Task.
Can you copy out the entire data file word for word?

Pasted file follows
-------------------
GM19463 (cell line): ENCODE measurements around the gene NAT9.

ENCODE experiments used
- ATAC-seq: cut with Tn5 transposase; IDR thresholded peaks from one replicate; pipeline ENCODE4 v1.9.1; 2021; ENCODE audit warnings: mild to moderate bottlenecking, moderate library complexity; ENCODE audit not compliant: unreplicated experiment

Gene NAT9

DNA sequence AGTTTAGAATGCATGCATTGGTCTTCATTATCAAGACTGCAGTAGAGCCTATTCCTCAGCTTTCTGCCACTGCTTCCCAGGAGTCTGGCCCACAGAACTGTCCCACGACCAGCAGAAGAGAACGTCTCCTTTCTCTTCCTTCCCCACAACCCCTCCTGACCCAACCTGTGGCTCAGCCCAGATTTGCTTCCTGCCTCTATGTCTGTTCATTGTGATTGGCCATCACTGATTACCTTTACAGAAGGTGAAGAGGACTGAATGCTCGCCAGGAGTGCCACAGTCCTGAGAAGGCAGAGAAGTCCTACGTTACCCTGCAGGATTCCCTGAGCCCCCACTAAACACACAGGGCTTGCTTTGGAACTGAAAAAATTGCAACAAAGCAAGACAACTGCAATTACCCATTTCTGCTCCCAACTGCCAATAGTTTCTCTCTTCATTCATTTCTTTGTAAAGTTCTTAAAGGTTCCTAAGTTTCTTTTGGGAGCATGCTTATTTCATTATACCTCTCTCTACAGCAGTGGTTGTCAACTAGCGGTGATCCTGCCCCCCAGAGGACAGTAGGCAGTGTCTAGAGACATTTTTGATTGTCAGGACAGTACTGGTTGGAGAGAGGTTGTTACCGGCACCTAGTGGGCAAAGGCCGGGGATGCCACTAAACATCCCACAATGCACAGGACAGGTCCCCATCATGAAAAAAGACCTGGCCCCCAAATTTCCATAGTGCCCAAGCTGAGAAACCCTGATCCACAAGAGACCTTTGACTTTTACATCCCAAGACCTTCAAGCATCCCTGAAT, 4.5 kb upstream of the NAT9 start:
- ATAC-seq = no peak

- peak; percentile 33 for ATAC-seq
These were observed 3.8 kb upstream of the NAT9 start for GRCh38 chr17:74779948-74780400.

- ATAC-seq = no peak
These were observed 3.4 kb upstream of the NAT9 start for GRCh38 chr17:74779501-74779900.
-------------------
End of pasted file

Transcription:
GM19463 (cell line): ENCODE measurements around the gene NAT9.

ENCODE experiments used
- ATAC-seq: cut with Tn5 transposase; IDR thresholded peaks from one replicate; pipeline ENCODE4 v1.9.1; 2021; ENCODE audit warnings: mild to moderate bottlenecking, moderate library complexity; ENCODE audit not compliant: unreplicated experiment

Gene NAT9

DNA sequence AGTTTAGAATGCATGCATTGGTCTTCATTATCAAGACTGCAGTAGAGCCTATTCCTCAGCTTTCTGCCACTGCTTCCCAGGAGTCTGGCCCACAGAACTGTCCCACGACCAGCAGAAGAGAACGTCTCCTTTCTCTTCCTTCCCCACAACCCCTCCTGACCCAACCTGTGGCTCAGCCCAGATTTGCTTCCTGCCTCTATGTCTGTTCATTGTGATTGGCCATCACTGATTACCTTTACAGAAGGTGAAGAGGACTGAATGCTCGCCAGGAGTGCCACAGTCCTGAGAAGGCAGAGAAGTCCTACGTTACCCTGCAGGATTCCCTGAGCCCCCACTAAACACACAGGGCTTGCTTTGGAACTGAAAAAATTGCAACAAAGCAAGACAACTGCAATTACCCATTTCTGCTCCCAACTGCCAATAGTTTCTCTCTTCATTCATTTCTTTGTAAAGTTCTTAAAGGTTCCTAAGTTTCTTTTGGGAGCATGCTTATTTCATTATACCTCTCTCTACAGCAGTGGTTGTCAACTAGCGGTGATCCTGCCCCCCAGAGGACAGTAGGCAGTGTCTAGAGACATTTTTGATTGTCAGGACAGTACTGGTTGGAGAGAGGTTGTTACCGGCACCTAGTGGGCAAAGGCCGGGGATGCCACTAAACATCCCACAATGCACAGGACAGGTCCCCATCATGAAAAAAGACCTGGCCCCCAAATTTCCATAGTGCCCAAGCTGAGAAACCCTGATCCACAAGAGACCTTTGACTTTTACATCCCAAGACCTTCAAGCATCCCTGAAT, 4.5 kb upstream of the NAT9 start:
- ATAC-seq = no peak

- peak; percentile 33 for ATAC-seq
These were observed 3.8 kb upstream of the NAT9 start for GRCh38 chr17:74779948-74780400.

- ATAC-seq = no peak
These were observed 3.4 kb upstream of the NAT9 start for GRCh38 chr17:74779501-74779900.